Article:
Sunday, February 8, 2009

Tough Guys Are Awesome

When I think of the English Countryside I think of putting on my barbour and boots and strolling with my dog through a landscape that looks something like this.
Perhaps I would stop every now and then to enjoy the vista, recite some pastoral poetry of William Wordsworth and maybe pick some wildflowers. Of course this is because I am not a Tough Guy.

But two of my colleagues are and here is their tale of the event.

It was… experience…. to say the least. The day started with temps in the mid 20s and sporadic snow flurries. At race time it had not changed much. About a quarter of the way into the race the sun came out everything warmed up and the race really became enjoyable and relaxing. If only it could have stayed that way even for just an hour longer. Sadly, the sun and warmer temperatures proved to be short lived. After about 30 min. of sun (just enough to build up a good sweat) the clouds took over, the wind started blowing hard across the open field, the temperature dropped significantly and a light snow began to fall. A. and I met up on the course and began running it together using each other to negotiate the obstacles and get through the water courses.

When I say it was cold, it really really was, to the point of actually being painful and debilitating. But the water obstacles were so painful that we had to stop at certain points to regain some feeling in the legs and feet and let the pain subside a bit before completing the obstacle. In the end, we came to a place where a decision had to be made. In the last leg of the race with about 90% of the course completed we faced three of the hardest water obstacles. The first was a jump into a chest deep pond that led to a football field length low crawl under barbed wire in watery ankle deep mud. The second was a chest deep ditch of water about the length of a football field with three of logs across it at differing intervals that finished with a 10ft wide platform. All of this required the Tough Guy to swim under each log, with the final swim under the width of the platform. The final obstacle required you to climb a rope net up a 12 ft tower, jump into the lake below and swims for the edge. After this, the rest of the course was a run and non-water obstacles to the finish.

At the start of this final leg, A. expressed concern with hypothermia and our ability to make it. Undaunted, I told him, “let’s take it one obstacle at a time.” It was at this point that I realized that you can only will yourself so far. As we moved forward to the first water obstacle, I was stopped by an increasingly intense cramping in my mid and lower back and legs. My back muscles, gluts and thighs were cramped to the point that it hurt to take deep breaths or fully extend the legs. It was at this point that I realized that I was worse off than I realized or was willing to admit. When A. saw the first of the water obstacles he had the common sense to realize the race was over. By the time he got back to me, the hypothermia had really taken hold and I had begun to uncontrollably shake all over. A. was better off than I at that point but not that far behind me. When we called the race, I had the fleeting thought that I could make it on my own. Thankfully my body would not allow what my mind wanted. We stepped off the course, collected our gear and went back to the hotel. Quitting and the walk back to our gear and the car was the most painful of all.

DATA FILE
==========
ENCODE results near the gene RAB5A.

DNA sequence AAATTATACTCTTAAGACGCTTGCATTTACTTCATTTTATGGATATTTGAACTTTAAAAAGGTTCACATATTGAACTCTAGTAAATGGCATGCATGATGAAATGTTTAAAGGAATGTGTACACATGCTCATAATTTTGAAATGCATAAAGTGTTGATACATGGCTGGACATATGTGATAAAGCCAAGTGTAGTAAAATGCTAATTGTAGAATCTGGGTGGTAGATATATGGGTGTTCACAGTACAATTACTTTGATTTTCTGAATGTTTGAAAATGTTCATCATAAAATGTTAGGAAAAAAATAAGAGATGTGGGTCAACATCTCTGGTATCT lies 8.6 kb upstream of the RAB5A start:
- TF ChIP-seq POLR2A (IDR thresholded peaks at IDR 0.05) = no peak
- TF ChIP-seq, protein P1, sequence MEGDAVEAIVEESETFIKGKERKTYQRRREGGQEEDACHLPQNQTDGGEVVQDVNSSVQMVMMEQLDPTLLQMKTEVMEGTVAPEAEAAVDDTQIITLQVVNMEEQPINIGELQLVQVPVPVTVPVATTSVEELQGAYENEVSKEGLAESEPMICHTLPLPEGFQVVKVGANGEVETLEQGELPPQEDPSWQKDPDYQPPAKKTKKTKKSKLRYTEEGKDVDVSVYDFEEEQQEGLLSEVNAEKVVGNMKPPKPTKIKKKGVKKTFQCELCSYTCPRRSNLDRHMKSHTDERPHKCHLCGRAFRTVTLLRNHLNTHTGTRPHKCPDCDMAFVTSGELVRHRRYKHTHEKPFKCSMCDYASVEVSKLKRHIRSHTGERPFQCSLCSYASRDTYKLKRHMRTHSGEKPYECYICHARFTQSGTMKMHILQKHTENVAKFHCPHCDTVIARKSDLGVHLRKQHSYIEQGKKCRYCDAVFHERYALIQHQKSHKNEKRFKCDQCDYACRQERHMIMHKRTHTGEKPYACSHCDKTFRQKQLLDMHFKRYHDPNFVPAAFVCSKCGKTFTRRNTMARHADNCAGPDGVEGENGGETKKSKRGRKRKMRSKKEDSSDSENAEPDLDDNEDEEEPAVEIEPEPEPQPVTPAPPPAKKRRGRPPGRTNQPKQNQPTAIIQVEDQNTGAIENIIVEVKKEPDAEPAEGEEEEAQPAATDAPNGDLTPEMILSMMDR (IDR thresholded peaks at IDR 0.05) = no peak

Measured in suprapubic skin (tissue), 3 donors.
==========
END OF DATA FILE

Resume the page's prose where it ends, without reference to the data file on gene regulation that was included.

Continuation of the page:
To say I was angry, disappointed and mad that I had failed to reach the finish is and understatement, as I am sure A. would agree. Glad we did it, glad we took the chance, glad we got so far under such bad weather but heartbroken to have had to quit so close to the end. The race ended with 40 people requiring ambulatory care and an unknown number of walking wounded (people who realized their limits and left the course as A. and I did). However, there were many who mustered the strength and spirit to prevail and I hold them all in great awe. I know there were some naysayers who argued that this was not worth it or there were better ways to have fun. While I fully admit it was extremely painful, hard and challenging, it was worth trying and a great experience.

Looking back we were lucky the race ran when it did. The night of the race and all the next day most of England was covered in one of the worst snow falls in almost two decades. Some areas received more than 2 feet of snow and Wolverhampton (where the race was run) got at least 6+ inches. I cannot say that I would do this every year, but I feel I will go back, more ready and fit, and complete what was left unfinished in England . When I do, I hope A. will join me again (I can already hear A. saying NO *&%$#%^& WAY) and that one or two of you might find the challenge worth it. I did carry a waterproof camera with me during the run so I will forward on pictures to you for your enjoyment when I get them (FYI, I snapped a couple of guys wearing nothing but the green Borat thong during the race and other insane behavior). Thanks for your well wishes and support.

Congratulations to D. and A.
Seriously, you guys are awesome!
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